Group A, the abundance of the bacterium between ascites and stool was similar but was much lower in the blood; Group B, the abundance of the bacterium in the ascites was much higher, regardless of a much lower abundance in the blood and stool; Group C, the abundance of the bacterium was much higher in the blood, but not in the ascites or stool; Group D, the abundance of the bacterium in the stool was high, but was lower in the ascites and blood. * indicated a significant different OUT number than those in the ascites.
Time-dependent expression of bacterial 16s rRNA in C57BL/6 mice
The abundances of the selected 18 bacteria in the isolated samples of C57BL/6 mice 0, 4, 8, and 16 h after CLP experiment are shown in Fig 4; they reveal the dynamic change in the abundances of these bacteria during the process of polymicrobial infection. In Groups A and B, most of the bacteria had a time-dependent increase in abundance in the ascites after the CLP experiment. In contrast, in Groups C and D, following a presence or absence of a temporary increase at earlier times, a decrease in the abundance most of the bacteria (except Rikenellaceae) in ascites was observed at 16 h after CLP experiment. In the blood, a time-dependent decrease in bacterial abundance in Group C and a temporary increase with a following decrease in bacterial abundance in Group D were found.
Expression of bacterial 16s rRNA in Tlr and NF-κB knockout mice
The microbiota compositions of phyla in the stool samples of the Tlr2–/–, Tlr4–/–, Tlr5–/–, and NF-κB–/–mice were all dominated by three phyla: the Firmicutes, Proteobacteria, and Bacteroidetes (Fig 5A), which were similar with that identified from the stool of C57BL/6 mice. Of these four groups of bacteria, Groups B and D piqued our interest. The bacteria in Group B (Lactobacillaceae, Erysipelotrichaceae, Clostridiaceae, and Enterobacteriaceae) indicated failed bacterial clearance as there was an excessive abundance of these bacteria in the peritoneal cavity while they were scarce in abundance in the stool. In contrast, the bacteria in Group D (Rikenellaceae, Clostridales, S24-7, Lachnospiraceae, Ruminococcaceae, Oscillospiraceae, Ruminococcaceae, and Anaeroplasmatoaceae) indicated effective bacterial clearance as there was reduced abundance of these bacteria in the blood and in the peritoneal cavity, while the abundance of the bacteria was high in the stool. CLP experiments were performed in Tlr and NF-κB knockout mice to assess the null effect of these genes on the bacterial abundance in the isolated samples. However, the quantity of 16S rRNA in the blood of all Tlr and NF-κB knockout mice was not enough for metagenomic analysis, indicating that these bacteria were undetectable in the blood. In addition, expression levels of the 16S rRNA of the Group C and D bacteria in the ascites and stool of Tlr and NF-κB knockout mice at 16 h after CLP experiment are shown in Fig 5B. In Tlr5–/–and NF-κB–/–mice, the pattern of bacterial expression in Group B was not changed, which means that the abundance of bacteria in the ascites was much higher than that in the stool; however, the bacterial clearance for Group D bacteria was remarkably impaired. Although the bacterial load in the stool of NF-κB–/–and Tlr5–/–mice was lower than that in C57BL/6 mice, the bacterial abundance in the ascites was remarkably increased. This indicated that, in comparison with C57BL/6 mice, the knockout of Tlr and NF-κB5 impaired the ability of bacterial clearance inside the peritoneal cavity for Group D bacteria. Such inhibition of bacterial clearance was not found in Tlr4–/–and Tlr2–/–mice, albeit the bacterial abundance of Group D in the stool of Tlr2–/–mice was higher. Notably, the pattern of 16S rRNA expression in Group B bacteria was changed in the Tlr4–/–mice, as there was effective bacterial clearance in the peritoneal cavity regardless of the abundant amount of these bacteria in the stool.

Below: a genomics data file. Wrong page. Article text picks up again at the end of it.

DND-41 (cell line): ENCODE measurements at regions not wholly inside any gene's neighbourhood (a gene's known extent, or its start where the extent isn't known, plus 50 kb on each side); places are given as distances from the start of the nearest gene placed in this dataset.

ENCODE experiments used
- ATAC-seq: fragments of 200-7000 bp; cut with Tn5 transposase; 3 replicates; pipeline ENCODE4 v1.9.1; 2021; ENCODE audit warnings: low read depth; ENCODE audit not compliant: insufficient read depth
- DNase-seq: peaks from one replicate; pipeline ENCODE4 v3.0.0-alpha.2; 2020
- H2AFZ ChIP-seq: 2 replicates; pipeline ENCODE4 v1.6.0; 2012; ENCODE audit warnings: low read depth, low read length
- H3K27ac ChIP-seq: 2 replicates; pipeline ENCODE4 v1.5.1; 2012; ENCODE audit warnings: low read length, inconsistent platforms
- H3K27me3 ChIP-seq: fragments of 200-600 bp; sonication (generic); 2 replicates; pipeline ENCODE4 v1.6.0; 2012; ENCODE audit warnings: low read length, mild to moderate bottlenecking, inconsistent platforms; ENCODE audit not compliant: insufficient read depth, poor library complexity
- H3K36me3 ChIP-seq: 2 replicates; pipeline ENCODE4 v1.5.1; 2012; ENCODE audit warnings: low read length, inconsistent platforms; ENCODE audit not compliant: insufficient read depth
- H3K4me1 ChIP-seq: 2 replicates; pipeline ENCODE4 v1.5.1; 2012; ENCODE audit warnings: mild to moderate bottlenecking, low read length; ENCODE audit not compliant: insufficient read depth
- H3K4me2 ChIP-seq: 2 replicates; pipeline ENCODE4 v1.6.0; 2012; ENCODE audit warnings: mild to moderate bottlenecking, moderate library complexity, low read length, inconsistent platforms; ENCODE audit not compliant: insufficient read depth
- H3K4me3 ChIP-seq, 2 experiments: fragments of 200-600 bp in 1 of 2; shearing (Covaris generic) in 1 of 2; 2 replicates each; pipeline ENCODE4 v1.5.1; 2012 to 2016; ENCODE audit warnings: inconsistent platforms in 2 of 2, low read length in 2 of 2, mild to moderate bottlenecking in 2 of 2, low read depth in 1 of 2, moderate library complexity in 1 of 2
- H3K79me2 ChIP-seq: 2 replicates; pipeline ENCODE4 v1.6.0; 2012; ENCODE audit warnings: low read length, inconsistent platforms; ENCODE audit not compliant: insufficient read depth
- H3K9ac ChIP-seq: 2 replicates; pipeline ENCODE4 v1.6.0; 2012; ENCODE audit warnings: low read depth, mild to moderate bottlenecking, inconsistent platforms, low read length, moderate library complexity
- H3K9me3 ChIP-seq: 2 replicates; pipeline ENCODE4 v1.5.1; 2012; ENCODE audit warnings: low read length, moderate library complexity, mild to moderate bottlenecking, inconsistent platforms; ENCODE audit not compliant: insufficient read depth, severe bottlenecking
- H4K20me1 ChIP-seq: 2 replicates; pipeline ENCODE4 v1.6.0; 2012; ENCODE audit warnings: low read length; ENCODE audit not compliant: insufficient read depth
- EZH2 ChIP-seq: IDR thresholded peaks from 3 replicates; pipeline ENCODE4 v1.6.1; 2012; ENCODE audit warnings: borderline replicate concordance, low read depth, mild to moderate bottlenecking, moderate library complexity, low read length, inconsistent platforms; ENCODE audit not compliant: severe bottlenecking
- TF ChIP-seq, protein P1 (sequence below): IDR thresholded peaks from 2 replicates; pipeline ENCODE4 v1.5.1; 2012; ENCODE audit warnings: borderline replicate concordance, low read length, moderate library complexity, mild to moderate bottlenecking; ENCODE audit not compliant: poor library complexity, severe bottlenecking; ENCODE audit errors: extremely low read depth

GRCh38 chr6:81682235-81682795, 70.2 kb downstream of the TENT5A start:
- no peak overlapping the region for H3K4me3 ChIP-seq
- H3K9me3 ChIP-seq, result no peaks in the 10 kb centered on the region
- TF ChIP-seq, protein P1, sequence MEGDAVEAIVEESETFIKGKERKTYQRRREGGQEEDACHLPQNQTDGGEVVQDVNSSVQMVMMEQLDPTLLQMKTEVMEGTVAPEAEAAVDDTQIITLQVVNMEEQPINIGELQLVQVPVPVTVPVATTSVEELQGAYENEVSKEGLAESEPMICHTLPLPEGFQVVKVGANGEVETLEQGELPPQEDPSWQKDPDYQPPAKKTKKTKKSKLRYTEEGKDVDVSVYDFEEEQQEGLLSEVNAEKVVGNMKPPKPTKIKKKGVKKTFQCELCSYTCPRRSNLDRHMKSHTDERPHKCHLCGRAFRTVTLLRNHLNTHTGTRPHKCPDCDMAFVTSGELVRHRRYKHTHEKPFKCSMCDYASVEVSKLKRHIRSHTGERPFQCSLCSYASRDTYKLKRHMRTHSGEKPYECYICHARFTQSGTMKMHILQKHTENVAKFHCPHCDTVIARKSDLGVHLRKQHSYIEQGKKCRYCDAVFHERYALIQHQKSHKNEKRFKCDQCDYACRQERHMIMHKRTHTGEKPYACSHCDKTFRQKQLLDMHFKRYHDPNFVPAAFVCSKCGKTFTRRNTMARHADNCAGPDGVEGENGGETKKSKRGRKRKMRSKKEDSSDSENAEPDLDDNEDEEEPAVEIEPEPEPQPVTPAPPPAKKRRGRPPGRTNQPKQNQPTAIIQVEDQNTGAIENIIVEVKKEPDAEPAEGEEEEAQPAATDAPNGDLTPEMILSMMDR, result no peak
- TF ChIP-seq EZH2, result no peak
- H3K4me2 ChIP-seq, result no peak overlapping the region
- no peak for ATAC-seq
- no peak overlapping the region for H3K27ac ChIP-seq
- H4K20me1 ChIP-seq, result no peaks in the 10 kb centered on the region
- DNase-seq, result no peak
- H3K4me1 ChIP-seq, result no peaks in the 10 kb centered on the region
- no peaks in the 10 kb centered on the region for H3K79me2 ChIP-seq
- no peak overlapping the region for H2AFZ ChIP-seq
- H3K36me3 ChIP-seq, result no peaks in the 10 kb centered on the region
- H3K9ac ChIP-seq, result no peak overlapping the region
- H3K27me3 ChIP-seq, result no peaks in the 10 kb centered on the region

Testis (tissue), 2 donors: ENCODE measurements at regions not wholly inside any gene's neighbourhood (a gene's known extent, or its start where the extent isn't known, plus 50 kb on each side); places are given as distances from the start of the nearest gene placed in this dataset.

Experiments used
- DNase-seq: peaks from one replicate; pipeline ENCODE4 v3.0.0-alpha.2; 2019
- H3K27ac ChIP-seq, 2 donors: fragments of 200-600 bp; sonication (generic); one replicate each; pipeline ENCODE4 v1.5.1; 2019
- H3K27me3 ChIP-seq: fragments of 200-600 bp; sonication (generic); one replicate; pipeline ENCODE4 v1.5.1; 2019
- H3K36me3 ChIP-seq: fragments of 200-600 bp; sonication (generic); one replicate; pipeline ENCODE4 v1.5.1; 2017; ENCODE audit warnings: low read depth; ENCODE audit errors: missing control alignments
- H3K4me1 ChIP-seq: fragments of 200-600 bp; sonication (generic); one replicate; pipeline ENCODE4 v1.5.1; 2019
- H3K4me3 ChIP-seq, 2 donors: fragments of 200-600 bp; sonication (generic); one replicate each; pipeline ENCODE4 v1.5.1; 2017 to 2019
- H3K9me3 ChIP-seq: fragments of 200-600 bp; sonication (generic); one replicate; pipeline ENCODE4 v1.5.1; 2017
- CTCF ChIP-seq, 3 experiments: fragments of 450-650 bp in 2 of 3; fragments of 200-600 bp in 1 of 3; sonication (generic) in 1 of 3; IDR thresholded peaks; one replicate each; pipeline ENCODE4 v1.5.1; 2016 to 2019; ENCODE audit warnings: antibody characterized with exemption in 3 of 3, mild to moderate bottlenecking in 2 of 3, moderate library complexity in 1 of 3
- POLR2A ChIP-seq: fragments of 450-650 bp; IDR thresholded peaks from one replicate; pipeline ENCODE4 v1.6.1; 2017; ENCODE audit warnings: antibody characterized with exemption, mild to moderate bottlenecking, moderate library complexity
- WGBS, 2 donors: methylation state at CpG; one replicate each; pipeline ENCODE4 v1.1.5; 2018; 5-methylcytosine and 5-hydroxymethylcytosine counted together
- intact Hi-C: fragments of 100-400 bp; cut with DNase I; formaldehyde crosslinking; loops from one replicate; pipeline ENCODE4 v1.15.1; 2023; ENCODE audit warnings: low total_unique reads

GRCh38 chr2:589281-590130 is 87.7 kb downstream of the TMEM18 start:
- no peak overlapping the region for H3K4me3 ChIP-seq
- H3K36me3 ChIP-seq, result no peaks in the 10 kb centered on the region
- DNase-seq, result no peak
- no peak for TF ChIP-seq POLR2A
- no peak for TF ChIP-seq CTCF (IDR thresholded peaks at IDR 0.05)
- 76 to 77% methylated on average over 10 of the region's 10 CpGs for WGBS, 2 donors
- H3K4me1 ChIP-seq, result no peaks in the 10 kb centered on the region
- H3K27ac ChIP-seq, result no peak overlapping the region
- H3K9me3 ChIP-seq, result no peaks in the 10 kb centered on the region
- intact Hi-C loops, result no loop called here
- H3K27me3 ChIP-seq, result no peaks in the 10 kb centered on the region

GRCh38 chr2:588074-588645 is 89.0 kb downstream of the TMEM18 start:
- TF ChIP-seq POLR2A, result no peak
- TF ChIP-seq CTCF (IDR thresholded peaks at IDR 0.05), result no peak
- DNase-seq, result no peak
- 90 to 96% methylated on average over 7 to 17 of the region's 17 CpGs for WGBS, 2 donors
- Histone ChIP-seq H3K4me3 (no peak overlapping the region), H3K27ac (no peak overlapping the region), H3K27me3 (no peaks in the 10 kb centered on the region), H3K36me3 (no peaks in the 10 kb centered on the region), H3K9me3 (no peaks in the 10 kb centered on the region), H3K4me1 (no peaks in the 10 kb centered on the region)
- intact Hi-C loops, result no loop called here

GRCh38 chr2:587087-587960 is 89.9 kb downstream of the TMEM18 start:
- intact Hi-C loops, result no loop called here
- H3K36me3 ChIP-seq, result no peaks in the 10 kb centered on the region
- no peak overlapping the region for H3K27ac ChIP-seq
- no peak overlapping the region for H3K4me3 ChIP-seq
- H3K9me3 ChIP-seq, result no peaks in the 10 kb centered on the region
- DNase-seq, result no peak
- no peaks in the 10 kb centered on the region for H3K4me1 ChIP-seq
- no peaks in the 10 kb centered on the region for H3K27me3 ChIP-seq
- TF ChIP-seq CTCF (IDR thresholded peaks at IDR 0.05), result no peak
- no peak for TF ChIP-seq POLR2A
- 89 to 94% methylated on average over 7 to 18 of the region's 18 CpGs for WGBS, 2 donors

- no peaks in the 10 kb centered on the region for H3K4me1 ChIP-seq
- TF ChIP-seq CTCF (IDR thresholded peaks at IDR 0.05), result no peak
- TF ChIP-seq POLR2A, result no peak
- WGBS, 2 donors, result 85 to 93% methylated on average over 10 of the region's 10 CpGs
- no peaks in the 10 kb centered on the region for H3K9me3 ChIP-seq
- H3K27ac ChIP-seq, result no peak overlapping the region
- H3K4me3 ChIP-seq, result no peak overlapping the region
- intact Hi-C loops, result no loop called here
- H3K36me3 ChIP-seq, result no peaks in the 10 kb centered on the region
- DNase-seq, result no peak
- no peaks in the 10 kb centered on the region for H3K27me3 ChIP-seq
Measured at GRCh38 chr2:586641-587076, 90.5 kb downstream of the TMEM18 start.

(A) The microbiota composition of phyla in the stool samples of the Tlr2–/–, Tlr4–/–, Tlr5–/–, and NF-κB–/–mice; (B), Hierarchical clustering of Groups B and C bacterial taxa from the ascites and stool samples from the metagenomic analysis in the Tlr2–/–, Tlr4–/–, Tlr5–/–, and NF-κB–/–mice. Quantity of 16S rRNA in the blood was not enough for the metagenomic analysis in the Tlr and NF-κB knockout mice.
After CLP experiment, various dynamic changes in the abundance of infectious bacteria inside the peritoneal cavity were found. While knockout of Tlr5 and NF-κB impaired the ability of bacterial clearance inside the peritoneal cavity for some kinds of bacteria found in the C57BL/6 mice, the knockout of Tlr4 enhanced the bacterial clearance for other kinds of bacteria, which presented high abundance in the peritoneal cavity despite their scarce abundance in the stool.